Within the first three minutes of the exceptional documentary Intelligent Lives, the viewer is introduced to the film’s two most important themes. The first dismantles the narrow yet long accepted perceptions of measuring intelligence that have done more damage than good in gauging a person’s meaning or value to their community. The second strikes down even more formidable barriers, as three stories of individuals with disabilities demonstrate that it is possible to be fully included in the experiences of high school, college and a career.
Intelligent Lives, directed by Dan Habib, has been selected to receive the 8th Peek Award for Disability in Film by the Utah Film Center. The film will be screened in a free, public presentation April 1 at 7 p.m. in the Rose Wagner Center for Performing Arts. Habib will participate in a post-screening Q&A. Barry Morrow, the Academy Award winning screenwriter of Rain Man (1988) who created the honor in memory of Kim Peek, also will be present.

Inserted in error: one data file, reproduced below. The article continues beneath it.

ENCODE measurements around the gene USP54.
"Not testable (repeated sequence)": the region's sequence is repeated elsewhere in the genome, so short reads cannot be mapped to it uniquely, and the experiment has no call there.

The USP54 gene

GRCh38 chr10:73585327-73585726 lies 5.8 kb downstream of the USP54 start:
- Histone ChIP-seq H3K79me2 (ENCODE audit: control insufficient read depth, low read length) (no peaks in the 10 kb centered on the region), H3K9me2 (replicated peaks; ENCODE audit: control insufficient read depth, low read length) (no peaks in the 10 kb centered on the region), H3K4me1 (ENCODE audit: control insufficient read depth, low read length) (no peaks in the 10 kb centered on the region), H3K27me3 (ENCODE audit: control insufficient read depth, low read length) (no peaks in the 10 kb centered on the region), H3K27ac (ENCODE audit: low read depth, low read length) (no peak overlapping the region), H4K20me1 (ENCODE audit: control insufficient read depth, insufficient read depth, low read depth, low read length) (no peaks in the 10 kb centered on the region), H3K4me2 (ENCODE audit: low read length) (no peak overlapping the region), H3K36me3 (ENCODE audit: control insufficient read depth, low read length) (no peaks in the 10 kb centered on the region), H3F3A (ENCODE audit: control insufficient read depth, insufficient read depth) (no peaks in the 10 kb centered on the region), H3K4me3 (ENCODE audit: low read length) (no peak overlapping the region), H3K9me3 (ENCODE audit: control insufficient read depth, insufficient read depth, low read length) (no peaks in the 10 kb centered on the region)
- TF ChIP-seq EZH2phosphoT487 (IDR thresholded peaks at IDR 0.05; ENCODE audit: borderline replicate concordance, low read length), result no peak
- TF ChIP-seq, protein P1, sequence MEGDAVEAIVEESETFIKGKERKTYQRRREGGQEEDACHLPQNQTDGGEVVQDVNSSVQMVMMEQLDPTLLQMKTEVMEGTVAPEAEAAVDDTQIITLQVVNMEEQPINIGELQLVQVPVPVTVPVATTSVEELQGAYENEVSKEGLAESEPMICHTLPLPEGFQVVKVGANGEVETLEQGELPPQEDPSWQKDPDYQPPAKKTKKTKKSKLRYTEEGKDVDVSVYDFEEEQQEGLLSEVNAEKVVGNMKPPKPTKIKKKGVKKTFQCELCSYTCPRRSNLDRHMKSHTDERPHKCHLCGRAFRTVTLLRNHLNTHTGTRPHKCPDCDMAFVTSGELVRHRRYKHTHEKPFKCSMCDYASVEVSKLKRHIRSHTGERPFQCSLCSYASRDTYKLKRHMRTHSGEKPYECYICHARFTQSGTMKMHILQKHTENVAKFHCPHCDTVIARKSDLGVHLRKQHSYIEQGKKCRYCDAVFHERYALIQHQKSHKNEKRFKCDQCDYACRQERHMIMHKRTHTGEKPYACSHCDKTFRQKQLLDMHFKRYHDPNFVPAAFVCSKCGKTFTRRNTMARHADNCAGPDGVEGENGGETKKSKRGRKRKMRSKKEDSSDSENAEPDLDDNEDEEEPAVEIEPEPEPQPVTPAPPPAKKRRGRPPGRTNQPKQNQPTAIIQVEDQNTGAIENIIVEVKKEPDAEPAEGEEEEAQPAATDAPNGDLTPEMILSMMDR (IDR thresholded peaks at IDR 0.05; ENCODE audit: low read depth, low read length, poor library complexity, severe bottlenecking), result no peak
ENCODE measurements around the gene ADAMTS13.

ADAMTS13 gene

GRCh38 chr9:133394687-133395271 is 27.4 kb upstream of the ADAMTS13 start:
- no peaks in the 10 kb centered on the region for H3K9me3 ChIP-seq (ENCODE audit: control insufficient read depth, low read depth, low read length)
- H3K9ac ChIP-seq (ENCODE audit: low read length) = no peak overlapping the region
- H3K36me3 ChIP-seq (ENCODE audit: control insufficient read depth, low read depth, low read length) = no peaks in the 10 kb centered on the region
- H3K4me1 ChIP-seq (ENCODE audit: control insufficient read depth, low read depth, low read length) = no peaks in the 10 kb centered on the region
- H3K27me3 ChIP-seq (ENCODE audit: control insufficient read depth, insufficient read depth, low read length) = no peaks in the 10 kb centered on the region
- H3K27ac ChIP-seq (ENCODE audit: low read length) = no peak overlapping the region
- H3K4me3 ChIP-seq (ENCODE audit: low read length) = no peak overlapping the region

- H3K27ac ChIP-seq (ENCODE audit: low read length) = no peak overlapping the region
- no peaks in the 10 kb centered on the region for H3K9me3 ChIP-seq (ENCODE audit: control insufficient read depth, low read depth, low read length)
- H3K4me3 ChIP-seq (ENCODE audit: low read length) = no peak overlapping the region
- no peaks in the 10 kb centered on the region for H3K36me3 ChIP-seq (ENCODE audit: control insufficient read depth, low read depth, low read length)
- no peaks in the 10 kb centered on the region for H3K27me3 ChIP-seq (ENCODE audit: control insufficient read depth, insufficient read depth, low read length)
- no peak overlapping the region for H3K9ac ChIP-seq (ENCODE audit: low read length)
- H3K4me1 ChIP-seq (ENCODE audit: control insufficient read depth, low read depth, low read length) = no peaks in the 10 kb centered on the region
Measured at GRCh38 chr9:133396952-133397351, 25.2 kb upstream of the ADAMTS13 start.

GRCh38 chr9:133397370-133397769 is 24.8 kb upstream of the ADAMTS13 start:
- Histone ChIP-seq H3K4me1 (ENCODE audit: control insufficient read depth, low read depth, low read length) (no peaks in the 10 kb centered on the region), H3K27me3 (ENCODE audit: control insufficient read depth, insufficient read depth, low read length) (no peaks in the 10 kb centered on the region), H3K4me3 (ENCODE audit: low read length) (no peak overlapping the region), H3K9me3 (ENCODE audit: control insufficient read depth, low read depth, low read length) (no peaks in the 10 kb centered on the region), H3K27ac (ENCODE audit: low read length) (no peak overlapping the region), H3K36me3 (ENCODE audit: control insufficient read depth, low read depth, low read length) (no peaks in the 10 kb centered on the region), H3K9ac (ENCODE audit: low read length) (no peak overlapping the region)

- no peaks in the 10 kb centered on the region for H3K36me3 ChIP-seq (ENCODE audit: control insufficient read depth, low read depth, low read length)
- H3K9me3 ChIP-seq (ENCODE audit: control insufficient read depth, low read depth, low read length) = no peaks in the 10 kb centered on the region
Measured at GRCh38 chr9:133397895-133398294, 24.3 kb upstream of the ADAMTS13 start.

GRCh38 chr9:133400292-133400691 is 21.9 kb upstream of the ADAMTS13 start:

The film is brilliantly paced, as Habib weaves the history of how the IQ test became a standard but also contentious measure of intelligence with the stories of how two young men (17 and 32) and a woman, 25, benefit from and thrive upon effective practices, which once were deemed impossible to realize for youth with disabilities. Academy Award winning actor Chris Cooper narrates the film and the story of his late son Jesse, an award-winning high school honors student who had cerebral palsy and epilepsy, is incorporated in key moments that amplify Habib’s elegantly constructed epiphanies.